There is a rising interest in biotechnology for the compartmentalization of biochemical reactions in water droplets. Several applications, such as the widely used digital PCR, seek to encapsulate a single molecule in a droplet to be amplified. Directed evolution, another technology with growing popularity, seeks to replicate what happens in nature by encapsulating a single gene and the protein encoded by this gene, linking genotype with phenotype. Compartmentalizing reactions in droplets also allows the experimentalist to run millions of different reactions in parallel. Compartmentalization requires a fluid that is immiscible with water and a surfactant to stabilize the droplets. While there are fluids and surfactants on the market that have been used to accomplish encapsulation, there are reported concerns with these. Span® 80, for example, a commonly used surfactant, has contaminants that interfere with various biochemical reactions. Similarly, synthetic fluids distributed by the cosmetic industry allow some researchers to produce experimental results that can be published, but then other researchers fail to reproduce some of these protocols due to the unreliable nature of these products, which are not manufactured with the intent of being used in biotechnology. The most reliable fluids, immiscible with water and suitable for biochemical reactions, are fluorinated fluids. Fluorinated compounds have the peculiar characteristic of being immiscible with water while at the same time not mixing with hydrophobic molecules. This peculiar characteristic has made fluorinated fluids attractive because it seems to be the basis of their being biologically inert. However, commercially available fluorinated fluids have densities between 1.4 to 1.6 g/mL. The higher-than-water density of fluorinated oils complicates handling of the droplets since these would float on the fluid since the water droplets would be less dense. This can cause aggregation and coalescence of the droplets. Here, we report the synthesis, characterization, and use of fluorinated polysiloxane oils that have densities similar to the one of water at room temperature, and when mixed with non-ionic fluorinated surfactants, can produce droplets encapsulating biochemical reactions. We show how droplets in these emulsions can host many biological processes, including PCR, DNA origami, rolling circle amplification (RCA), and Taqman® assays. Some of these use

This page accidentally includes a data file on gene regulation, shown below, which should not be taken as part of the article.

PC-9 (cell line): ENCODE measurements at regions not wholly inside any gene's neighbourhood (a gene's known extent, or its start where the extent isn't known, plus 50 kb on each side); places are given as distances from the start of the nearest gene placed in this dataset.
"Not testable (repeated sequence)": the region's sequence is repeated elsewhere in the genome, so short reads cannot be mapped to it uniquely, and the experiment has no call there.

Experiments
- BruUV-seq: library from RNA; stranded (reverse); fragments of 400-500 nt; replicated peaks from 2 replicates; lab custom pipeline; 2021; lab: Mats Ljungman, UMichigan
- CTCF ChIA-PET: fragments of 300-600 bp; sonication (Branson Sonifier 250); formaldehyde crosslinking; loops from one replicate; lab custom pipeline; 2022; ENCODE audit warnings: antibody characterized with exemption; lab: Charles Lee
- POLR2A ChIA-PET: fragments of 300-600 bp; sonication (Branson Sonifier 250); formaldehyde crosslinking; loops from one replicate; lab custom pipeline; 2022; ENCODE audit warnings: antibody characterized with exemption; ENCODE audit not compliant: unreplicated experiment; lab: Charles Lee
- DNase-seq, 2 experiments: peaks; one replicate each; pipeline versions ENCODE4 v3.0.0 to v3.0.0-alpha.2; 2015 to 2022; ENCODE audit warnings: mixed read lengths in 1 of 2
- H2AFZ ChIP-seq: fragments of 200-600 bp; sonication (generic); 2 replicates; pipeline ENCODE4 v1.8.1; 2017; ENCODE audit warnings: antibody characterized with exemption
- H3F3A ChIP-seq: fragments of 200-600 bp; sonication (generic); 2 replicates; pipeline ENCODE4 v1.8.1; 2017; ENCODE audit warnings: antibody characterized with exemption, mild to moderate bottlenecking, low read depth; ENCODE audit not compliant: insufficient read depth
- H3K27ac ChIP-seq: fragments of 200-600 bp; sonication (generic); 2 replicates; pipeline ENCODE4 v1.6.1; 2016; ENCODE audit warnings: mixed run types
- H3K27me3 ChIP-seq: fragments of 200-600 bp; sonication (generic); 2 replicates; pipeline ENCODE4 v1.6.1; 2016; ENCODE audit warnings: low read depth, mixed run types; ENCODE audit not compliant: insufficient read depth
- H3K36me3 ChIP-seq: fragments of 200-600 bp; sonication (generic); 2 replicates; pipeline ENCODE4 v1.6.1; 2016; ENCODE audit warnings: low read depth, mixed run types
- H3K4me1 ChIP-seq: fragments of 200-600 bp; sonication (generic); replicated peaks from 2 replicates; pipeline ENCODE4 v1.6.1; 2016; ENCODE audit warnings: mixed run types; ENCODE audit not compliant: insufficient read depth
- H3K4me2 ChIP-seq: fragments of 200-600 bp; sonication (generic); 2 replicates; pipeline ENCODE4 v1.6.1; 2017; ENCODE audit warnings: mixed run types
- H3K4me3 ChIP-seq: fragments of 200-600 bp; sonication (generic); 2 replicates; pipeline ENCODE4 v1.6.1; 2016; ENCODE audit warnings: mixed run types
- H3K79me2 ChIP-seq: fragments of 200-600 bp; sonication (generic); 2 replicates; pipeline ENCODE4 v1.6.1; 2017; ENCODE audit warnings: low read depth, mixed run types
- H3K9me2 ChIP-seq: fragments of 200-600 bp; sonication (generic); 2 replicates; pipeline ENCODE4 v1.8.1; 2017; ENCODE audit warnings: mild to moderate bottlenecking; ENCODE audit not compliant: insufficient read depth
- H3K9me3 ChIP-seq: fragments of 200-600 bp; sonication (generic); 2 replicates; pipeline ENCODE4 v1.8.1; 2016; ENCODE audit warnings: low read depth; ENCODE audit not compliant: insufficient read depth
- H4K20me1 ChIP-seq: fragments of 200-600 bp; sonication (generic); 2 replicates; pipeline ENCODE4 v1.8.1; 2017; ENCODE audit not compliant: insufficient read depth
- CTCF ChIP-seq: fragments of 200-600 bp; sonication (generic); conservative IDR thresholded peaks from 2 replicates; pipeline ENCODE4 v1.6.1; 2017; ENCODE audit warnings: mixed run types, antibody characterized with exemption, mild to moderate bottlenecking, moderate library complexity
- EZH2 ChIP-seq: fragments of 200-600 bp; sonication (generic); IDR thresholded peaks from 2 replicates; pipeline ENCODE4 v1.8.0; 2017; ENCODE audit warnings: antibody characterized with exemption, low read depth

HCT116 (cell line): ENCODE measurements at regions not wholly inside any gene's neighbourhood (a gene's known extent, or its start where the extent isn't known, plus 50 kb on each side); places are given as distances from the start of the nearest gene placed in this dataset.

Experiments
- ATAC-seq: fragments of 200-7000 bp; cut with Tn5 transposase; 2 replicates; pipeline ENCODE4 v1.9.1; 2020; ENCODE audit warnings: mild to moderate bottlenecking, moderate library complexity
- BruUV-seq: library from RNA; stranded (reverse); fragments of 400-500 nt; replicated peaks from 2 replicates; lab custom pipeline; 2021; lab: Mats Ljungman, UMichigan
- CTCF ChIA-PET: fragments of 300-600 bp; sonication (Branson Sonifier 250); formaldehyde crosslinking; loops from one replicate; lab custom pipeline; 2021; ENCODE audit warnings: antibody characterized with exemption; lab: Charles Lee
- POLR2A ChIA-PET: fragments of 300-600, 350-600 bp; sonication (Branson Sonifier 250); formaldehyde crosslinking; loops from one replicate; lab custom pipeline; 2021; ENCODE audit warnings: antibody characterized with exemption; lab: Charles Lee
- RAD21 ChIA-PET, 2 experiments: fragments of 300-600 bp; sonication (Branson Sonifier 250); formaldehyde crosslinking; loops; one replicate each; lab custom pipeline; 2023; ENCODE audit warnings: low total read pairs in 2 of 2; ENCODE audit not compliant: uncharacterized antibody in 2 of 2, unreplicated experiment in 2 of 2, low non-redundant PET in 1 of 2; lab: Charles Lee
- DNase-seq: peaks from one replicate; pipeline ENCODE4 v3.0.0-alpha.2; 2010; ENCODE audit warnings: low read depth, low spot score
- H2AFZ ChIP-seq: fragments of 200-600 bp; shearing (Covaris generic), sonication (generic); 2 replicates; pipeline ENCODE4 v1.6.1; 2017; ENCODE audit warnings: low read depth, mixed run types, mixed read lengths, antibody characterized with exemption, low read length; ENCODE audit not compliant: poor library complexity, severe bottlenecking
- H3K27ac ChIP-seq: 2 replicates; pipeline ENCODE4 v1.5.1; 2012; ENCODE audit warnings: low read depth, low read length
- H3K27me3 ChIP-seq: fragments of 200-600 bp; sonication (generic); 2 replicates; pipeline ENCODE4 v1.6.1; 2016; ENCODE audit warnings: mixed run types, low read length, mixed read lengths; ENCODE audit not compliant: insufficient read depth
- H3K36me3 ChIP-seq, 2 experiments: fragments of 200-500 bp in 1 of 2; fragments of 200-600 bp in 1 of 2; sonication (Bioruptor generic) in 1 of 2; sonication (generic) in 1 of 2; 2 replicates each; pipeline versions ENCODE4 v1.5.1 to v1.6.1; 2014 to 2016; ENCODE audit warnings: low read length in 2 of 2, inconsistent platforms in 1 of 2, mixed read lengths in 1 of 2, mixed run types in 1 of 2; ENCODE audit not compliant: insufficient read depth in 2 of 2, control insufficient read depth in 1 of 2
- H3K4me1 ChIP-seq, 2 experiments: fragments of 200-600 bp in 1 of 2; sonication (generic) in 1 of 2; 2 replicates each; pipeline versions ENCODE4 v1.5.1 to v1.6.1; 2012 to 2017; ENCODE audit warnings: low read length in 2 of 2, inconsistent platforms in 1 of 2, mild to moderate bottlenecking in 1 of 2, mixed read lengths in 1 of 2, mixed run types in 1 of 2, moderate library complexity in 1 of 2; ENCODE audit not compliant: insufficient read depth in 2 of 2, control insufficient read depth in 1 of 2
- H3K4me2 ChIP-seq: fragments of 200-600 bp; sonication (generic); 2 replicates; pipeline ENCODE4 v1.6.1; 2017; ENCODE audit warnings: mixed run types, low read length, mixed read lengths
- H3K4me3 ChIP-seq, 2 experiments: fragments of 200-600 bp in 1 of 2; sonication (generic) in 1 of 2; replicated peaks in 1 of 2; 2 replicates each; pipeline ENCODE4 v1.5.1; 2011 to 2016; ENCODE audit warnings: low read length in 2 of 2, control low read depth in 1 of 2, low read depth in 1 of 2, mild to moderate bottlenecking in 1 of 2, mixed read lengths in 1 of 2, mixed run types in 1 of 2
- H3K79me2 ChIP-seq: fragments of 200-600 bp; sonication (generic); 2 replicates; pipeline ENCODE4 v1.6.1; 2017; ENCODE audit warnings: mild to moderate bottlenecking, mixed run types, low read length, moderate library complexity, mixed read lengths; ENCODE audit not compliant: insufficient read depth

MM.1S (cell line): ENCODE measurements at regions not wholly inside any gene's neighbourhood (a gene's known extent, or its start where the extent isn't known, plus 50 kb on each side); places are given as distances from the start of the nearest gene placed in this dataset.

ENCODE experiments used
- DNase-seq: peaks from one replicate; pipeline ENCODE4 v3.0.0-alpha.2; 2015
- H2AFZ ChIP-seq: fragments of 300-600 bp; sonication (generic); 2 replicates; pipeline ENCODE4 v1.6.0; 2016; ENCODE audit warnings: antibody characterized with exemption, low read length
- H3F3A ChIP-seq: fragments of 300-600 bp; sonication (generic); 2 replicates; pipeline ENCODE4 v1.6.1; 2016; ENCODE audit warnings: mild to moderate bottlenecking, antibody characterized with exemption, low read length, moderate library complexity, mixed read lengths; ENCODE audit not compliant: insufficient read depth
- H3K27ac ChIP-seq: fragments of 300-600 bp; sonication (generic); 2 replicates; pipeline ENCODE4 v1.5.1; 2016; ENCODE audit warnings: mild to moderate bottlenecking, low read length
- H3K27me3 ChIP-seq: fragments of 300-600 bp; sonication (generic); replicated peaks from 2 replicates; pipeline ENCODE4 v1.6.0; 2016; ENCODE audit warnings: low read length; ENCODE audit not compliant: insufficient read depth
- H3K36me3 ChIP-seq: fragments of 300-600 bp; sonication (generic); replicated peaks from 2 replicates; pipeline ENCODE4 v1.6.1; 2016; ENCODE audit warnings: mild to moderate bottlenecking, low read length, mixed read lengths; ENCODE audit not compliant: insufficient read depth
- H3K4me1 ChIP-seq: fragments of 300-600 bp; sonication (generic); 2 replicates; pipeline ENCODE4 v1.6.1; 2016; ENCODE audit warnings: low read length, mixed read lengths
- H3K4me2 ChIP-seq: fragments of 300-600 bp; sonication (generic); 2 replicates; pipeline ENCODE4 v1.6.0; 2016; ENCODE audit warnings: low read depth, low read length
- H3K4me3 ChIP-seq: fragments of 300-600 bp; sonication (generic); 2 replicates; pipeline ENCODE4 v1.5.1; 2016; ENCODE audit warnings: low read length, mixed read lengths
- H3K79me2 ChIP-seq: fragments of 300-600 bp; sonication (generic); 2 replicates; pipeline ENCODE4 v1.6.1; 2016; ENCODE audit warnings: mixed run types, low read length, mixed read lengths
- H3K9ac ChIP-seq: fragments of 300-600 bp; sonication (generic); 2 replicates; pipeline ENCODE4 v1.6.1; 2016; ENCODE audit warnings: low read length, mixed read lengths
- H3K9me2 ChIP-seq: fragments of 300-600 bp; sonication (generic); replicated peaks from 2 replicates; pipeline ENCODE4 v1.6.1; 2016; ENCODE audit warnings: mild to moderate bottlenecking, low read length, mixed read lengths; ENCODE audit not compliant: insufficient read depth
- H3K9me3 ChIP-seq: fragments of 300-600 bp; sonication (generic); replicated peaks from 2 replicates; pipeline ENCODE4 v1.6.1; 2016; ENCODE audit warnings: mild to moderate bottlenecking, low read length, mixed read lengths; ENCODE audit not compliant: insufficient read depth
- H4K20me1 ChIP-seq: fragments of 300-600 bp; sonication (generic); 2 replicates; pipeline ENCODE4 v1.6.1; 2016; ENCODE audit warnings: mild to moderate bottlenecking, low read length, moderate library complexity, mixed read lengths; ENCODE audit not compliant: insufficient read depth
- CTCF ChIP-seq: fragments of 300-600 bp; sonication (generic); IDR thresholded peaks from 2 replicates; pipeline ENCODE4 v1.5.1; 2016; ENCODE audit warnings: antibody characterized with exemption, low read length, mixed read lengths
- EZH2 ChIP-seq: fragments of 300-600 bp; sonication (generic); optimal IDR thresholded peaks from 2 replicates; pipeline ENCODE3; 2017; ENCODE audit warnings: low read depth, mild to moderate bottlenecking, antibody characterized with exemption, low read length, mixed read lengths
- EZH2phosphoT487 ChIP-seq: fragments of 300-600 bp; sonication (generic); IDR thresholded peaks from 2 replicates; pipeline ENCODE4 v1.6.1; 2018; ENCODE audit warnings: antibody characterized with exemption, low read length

unnatural DNA built from an Artificially Expanded Genetic Information System (AEGIS) with six nucleotide "letters"

 

https://www.biorxiv.org/content/biorxiv/early/2021/12/17/2021.05.17.444437.full.pdf

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Artificial intelligence powers protein-folding predictions

Artificial intelligence powers protein-folding predictions | SynBioFromLeukipposInstitute | Scoop.it
Deep-learning algorithms such as AlphaFold2 and RoseTTAFold can now predict a protein’s 3D shape from its linear sequence — a huge boon to structural biologists.
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Computed structures of core eukaryotic protein complexes

Computed structures of core eukaryotic protein complexes | SynBioFromLeukipposInstitute | Scoop.it
Protein-protein interactions play critical roles in biology, but the structures of many eukaryotic protein complexes are unknown, and there are likely many interactions not yet identified. We tak
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Computational Framework for Machine-Learning-Enabled 13 C Fluxomics

Computational Framework for Machine-Learning-Enabled 13 C Fluxomics | SynBioFromLeukipposInstitute | Scoop.it
13C metabolic flux analysis (MFA) has emerged as a powerful tool for synthetic biology. This optimization-based approach suffers long computation time and unstable solutions depending on the initial guess. Here, we develop a machine-learning-based framework for 13C fluxomics. S